In her letter to the Office of Laboratory Animal Welfare, PCRM’s Kristie Stoick wrote that there are alternatives to using animals for such training purposes,

Alternatives range from shadowing a researcher and the use of simulation and models to videotaped technique demonstrations.

OSU spokesman Earle Holland responded that this is simply not the case, telling The Lantern,

There are no available altenratives for whole organisms. If there were equivalent methods, every researcher would jump at the idea of not using animals. It’s really ludicrous. It’s just not true. Researchers would be using them. No one enjoys doing things to animals that are undesirable.

In its letter, OSU wrote that it formed a subcommittee of its Institutional Laboratory Animal Care and Use Committee that investigated the course and considered the possibility of non-animal alternatives,

By properly training new researchers in the current best practices, the potential for poorly performed experiments will be less, thereby allowing refinement and/or reduction of animal numbers. The investigators (and) instructors pride themselves on the high level of care given to the animals and are dedicated to teaching others to deal with their subjects carefully, compassionately, and to respect both animal and human life.

OSU is currently awaiting a response from the Office of Laboratory Animal Welfare.


OSU denies animal cruelty complaints. Susan Kehoe, The Lantern (Ohio State University), February 28, 2005.

Study Suggests It May Be Possible to Transplant Animal Embryonic Stem Cells to Grow New Human Organs

In a study published in February in the Proceedings of the National Academy of Sciences, researchers at the Weizmann Institute of Science published the results of their experiments in implanting embyronic stem cells from pigs into mice.

The researchers wanted to establish at what point it was best to implant the embryonic stem cells, so it took stem cells from varying stages of development of the pig embryo, and implanted them in the liver, pancreas and lungs of immune-deficient mice.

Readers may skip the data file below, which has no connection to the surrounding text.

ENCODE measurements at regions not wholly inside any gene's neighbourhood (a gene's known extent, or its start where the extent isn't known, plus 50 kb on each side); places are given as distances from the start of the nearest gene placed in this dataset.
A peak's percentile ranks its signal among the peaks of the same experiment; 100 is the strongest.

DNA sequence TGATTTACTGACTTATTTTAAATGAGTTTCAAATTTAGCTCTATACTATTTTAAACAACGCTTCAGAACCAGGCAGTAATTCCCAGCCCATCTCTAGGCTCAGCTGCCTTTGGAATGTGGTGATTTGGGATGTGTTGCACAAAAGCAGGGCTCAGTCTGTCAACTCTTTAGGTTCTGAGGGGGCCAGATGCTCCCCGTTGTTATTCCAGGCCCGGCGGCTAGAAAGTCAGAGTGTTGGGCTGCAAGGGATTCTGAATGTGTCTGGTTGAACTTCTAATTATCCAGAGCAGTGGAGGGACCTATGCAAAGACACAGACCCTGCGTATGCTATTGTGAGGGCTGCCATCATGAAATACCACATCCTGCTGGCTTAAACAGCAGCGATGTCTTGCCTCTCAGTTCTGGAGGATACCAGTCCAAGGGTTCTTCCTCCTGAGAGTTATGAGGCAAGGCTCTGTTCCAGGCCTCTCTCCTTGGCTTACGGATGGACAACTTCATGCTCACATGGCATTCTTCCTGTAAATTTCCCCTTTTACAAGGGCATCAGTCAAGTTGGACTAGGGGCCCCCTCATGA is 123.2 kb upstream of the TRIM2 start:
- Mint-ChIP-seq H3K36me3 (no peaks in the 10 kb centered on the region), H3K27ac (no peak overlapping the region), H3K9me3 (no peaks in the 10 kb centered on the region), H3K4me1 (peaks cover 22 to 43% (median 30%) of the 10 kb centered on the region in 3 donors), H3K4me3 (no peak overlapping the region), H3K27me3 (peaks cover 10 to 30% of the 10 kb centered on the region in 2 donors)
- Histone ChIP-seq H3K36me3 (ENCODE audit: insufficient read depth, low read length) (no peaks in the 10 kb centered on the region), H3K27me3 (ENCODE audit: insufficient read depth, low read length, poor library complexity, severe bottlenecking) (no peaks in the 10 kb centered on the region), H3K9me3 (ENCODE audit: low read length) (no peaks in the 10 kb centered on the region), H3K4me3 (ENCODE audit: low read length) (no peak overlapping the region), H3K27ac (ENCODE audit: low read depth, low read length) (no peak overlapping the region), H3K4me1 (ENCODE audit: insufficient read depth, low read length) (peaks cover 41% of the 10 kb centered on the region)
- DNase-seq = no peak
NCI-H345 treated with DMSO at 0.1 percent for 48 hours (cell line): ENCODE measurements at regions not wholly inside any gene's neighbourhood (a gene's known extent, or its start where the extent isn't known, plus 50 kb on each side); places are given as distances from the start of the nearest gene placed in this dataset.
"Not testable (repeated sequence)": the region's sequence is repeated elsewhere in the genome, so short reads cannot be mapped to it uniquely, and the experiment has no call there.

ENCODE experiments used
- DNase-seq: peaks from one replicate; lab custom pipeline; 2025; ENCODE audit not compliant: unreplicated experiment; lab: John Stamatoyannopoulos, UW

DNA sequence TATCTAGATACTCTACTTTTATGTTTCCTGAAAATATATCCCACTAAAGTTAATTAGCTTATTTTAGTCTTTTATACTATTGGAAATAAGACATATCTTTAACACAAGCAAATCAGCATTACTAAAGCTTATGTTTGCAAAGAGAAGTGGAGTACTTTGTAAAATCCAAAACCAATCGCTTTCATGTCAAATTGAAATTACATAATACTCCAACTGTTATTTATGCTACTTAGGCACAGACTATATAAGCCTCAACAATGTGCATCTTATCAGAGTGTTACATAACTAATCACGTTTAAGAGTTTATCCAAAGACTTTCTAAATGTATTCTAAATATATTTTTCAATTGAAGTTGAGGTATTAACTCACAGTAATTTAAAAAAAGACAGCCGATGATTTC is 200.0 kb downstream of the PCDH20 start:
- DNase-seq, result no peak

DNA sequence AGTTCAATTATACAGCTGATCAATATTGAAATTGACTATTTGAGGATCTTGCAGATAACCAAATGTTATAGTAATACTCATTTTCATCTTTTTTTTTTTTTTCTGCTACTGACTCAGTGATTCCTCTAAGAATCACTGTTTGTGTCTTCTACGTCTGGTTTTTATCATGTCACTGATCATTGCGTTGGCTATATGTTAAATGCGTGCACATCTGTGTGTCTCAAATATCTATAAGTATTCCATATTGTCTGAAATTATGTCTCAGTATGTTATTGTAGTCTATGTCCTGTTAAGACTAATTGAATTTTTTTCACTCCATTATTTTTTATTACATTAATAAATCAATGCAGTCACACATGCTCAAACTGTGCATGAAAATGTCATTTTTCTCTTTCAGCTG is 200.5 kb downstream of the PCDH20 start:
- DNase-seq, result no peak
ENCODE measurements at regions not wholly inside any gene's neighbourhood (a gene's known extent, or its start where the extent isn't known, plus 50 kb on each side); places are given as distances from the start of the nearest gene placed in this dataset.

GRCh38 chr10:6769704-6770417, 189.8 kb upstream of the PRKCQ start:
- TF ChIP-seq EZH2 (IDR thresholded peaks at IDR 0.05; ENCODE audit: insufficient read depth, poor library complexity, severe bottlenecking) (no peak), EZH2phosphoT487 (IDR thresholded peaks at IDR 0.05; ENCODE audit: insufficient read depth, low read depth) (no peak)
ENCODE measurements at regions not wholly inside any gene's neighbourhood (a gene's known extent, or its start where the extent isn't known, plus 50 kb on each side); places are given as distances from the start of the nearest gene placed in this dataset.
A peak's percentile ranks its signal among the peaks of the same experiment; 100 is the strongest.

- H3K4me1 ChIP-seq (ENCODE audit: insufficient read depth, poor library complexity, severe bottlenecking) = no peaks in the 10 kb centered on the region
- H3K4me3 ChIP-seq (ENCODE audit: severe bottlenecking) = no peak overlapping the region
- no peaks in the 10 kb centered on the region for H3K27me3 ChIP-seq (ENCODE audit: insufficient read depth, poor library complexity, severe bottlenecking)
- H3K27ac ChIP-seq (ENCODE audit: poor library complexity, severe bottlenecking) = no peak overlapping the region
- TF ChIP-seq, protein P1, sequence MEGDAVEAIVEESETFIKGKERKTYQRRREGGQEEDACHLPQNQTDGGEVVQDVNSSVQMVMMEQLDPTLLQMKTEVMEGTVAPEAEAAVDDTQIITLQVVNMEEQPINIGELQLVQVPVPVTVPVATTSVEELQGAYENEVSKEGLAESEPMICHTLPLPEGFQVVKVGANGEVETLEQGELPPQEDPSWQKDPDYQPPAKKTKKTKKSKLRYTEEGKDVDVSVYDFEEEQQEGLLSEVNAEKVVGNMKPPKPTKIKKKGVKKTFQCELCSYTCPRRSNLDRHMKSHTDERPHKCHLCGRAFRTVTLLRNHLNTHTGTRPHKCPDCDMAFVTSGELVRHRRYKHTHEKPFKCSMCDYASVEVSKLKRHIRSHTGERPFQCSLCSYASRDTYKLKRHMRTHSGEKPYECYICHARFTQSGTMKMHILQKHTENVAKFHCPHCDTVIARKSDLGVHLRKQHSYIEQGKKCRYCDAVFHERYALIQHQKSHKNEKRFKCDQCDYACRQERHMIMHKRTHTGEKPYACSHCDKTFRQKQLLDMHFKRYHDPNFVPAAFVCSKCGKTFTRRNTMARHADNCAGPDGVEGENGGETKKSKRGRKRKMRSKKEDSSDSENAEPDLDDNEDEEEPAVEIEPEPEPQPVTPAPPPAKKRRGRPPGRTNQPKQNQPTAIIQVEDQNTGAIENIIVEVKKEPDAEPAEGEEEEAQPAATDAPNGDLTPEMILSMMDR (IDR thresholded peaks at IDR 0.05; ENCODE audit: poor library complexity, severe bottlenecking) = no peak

The researchers discovered that transplanting embyronic stem cells at too early or too late a stage would not result in new cell growth, but that if transplanted during the correct window of opportunity, the pig stem cells did lead to cell growth in the mice. Dr. Bernard Herring, at the Diabetes Institute for Immunology and Transplantation at the University of Minnesota, told National Geographic News,

What he [lead researcher Yair Reisner] has shown is that there’s a window of opportunity . If you obtain this tissue at a very defined point in time, then you can see development into islets [portions of the pancreas that secrete hormones like insulin] without risks such as teratoma formation. That’s clearly something that makes us feel very strongly that this could be a real opportunity, one that can be translated into tangible benefits much faster than other technologies.

In a statement about the research, Reisner said,

Considering the ethical issues associated with human embryonic stem cells or with precursor tissue obtained from human abortions, we believe that the use of embryonic pig tissue could afford a more simple solution to the shortage of organs.

This finding helps explain, in part, why previous efforts to transplant pig embryonic stem cells failed, since previous research had harvested the cells at a much later gestational age than what Reisner’s study found was optimal.

Of course there are still a number of major hurdles to overcome before such technologies could be used in human beings even if researchers figure out how to make embryonic stem cells produce cells in human beings, including producing pigs free of viruses that could possibly infect human beings and avoiding an immune response to the transplant of such cells.


Pig Stem Cells to Be Used to Grow Human Organs? Stefan Lovgren, National Geographic News, February 15, 2005.

New Organs Could Come from Pig Embryos – Study. Reuters, February 14, 2005.

Canadian Researchers Isolate Stem Cells in Brain Tumors

Canadian scientists recently published the results of their research identifying stem cells in brain tumors that keep the tumor growing. The research was published in the Nov. 18 issue of Nature.

It was already known that breast cancer and leukemia use stem cells to quickly grow and regenerate when they are threatened with destruction, but the finding that brain tumors also utilize stem cells suggests that this is a common mechanism used by cancerous tumors.

Researchers first isolated stem cells from other cells in cancerous human tumors. They did this by extracting cells in the tumors that were producing a protein commonly found on the surface of other stem cells. They then injected 100 of these cells into mice.

Sixteen of the 19 mice injected with these cells developed cancerous brain tumors. This is the first time that researchers have demonstrated that such cells can indeed cause cancer itself.

According to Nature,

Moreover, the cancer stem cells grew into tumors that behaved similarly to those in the patients from which they came, resembling glioblastomas and medulloblastomas, for example. This suggests that mice tumors will be a good way to study the human disease.


Stem Cells Feed Brain Tumors. Kristen Philipkoski, Wired, November 17, 2004.

Stem cells home in on brain cancer. Jim Giles, Nature, October 25, 2004.